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Yakima Gas Prices Decrease, National Gas Prices Increase

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Record Temperatures Hits Yakima
Record Temperatures Hit Yakima

The Yakima Valley was hot this past weekend. Saturday’s temperature hit 99 degrees almost beating the record 100 degree temperature set back in 1960. Plenty of people visited area lakes and rivers to cool off, big crowds were reported at Clear Lake and Rimrock. Sunday’s temperature was 104, breaking the record of 100 set back in 1985.

Today, it will be another hot day is set in the valley with temps forecasted to be 100 degrees and with the hot temps local and state officials say the official start of the wildfire season is underway.

The Yakima Valley was hot this past weekend. Saturday’s temperature reached 99 degrees, almost beating the record 100-degree temperature for the day set in 1960. Plenty of people visited area lakes and rivers to cool off, and big crowds were reported at Clear Lake and Rimrock. Sunday’s temperature was 104, breaking the record of 100 set in 1985.

Today it will be another hot day in the valley, with temps forecasted to be 100 degrees. With the rising temps, local and state officials say the beginning of the wildfire season is underway.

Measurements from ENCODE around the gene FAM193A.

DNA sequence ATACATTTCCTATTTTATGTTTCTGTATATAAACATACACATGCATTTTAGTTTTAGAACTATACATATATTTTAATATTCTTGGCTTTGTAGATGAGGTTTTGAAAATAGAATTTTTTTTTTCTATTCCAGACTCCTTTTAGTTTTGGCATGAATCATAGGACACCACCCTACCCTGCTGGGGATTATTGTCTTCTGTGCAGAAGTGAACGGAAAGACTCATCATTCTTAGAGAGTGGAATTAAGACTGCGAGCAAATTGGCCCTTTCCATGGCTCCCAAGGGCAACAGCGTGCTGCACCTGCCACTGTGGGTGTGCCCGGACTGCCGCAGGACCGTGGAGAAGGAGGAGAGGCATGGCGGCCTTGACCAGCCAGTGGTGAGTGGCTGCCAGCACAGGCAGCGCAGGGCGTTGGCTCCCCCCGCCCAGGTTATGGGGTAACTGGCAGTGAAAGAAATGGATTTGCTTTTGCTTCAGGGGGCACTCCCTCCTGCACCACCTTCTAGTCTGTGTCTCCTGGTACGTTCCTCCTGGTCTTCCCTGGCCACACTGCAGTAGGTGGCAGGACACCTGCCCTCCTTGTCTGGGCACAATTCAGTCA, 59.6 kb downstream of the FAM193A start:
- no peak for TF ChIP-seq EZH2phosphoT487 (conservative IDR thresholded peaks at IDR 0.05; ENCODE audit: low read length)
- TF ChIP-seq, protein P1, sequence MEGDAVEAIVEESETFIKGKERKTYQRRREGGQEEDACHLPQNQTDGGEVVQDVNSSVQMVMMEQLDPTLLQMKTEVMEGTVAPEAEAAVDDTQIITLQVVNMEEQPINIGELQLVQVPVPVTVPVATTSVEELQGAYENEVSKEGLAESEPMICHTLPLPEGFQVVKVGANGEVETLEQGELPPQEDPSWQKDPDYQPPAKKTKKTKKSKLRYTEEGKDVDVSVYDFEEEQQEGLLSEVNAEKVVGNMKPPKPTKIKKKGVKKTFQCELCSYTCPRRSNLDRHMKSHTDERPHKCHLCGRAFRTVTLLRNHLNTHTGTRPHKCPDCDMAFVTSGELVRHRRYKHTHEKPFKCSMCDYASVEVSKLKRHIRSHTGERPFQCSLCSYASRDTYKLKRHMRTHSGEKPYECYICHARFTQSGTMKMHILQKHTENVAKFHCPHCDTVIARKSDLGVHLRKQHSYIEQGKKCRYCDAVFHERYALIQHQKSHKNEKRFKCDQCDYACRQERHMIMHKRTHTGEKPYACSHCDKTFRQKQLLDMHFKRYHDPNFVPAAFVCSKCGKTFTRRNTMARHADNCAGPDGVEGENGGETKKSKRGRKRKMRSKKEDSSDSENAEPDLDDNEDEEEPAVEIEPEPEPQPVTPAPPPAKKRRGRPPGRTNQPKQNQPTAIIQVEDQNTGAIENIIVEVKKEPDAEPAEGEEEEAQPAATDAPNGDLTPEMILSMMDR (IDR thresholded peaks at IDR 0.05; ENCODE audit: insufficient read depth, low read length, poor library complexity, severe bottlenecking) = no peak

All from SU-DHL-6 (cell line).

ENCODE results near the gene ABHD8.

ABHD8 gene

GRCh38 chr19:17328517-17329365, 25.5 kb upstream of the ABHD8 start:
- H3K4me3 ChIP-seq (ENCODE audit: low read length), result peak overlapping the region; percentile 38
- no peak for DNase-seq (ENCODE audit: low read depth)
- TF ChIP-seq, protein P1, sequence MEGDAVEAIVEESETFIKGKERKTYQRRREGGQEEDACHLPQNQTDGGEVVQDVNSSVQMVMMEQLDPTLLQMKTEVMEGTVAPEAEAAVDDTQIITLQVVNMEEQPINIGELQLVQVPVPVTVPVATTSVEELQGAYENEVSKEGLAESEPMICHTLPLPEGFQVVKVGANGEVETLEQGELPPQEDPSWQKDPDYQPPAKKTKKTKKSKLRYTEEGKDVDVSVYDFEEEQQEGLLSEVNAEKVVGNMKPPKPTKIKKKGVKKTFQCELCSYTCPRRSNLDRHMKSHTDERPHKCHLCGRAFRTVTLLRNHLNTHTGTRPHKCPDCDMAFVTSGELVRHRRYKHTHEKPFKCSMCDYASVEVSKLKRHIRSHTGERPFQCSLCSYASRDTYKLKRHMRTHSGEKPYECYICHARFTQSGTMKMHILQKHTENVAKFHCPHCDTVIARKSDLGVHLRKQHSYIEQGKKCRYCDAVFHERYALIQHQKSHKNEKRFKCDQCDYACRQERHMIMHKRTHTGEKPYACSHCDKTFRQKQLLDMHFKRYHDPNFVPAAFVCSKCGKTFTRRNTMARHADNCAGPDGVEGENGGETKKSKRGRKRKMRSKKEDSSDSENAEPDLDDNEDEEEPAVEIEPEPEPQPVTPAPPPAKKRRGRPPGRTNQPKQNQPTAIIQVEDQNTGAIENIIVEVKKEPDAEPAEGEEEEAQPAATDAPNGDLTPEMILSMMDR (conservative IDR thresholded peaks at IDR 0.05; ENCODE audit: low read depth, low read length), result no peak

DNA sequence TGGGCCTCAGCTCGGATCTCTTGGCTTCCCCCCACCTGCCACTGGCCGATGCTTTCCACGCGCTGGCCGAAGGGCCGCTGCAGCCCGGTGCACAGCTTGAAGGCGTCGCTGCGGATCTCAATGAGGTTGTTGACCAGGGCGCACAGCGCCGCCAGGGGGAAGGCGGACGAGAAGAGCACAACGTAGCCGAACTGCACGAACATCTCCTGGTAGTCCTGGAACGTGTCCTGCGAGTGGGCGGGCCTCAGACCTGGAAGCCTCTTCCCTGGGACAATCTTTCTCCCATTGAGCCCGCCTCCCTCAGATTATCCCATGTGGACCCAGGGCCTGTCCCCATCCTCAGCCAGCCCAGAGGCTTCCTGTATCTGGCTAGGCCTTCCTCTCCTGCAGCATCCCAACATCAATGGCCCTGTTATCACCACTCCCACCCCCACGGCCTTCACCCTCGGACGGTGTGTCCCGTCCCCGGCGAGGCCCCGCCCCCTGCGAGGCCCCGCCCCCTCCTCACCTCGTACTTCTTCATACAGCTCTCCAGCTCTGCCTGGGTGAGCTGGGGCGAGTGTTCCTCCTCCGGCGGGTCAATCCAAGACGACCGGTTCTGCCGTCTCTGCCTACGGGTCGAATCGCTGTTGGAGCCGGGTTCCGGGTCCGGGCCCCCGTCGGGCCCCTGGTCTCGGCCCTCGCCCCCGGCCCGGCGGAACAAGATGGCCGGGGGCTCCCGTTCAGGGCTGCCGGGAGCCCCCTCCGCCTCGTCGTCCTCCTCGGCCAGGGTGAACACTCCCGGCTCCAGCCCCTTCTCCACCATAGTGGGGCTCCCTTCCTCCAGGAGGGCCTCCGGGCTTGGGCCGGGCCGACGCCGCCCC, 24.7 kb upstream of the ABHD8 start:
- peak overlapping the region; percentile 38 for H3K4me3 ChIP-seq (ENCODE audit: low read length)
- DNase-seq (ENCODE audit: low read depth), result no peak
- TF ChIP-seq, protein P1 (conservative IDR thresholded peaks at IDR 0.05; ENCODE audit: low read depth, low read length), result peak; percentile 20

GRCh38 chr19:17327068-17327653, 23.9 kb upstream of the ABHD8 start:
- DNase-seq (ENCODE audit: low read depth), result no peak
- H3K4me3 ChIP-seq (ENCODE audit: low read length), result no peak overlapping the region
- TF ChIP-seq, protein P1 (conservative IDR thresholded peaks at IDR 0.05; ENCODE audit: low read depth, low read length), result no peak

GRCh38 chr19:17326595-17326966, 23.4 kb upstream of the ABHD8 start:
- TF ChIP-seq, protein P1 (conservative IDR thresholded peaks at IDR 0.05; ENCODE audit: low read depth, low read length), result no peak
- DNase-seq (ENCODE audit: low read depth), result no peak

Hot, Dry Weather Gives Yakima Valley Thunderstorms And Fires

Hot, Dry Weather Gives Yakima Valley Thunderstorms and Fires

Despite the cold and wet start to summer, the Washington State Department of Natural Resources (DNR) is warning that hot, dry weather and threat of thunderstorms have brought on Washington’s fire season. In 2011, 90 percent of fires were human-caused. Much of Eastern Washington is experiencing hot, dry weather conditions and is under a Red Flag Warning. Abundant lightning is expected late this afternoon in both Western and Eastern Washington, continuing through Monday evening. Increased lighting risk mixed with dry fuels can lead to multiple fire starts and catastrophic wildfire. DNR fire crews are prepared and ready to respond to reported fires. Helicopters are available and engine crews have been pre-positioned for quick response. DNR’s goal and focus is on keeping fires less than ten acres, which greatly reduces the risk and cost of large uncontrolled fires.

Despite the cold and wet start to summer, the Washington State Department of Natural Resources (DNR) is warning that hot, dry weather and the threat of thunderstorms have brought on Washington’s fire season. In 2011, 90 percent of fires were human-caused. Much of Eastern Washington is experiencing similar weather conditions and is under a Red Flag Warning. Abundant lightning is expected late this afternoon in both Western and Eastern Washington, continuing through Monday evening. Increased lighting activity mixed with dry fuels can lead to multiple catastrophic wildfires. DNR fire crews are prepared to respond to reported fires. Helicopters are available and engine crews have been pre-positioned for quick response. DNR’s goal is to keep fires under ten acres, which greatly reduces the risk and cost of a large uncontrolled fire.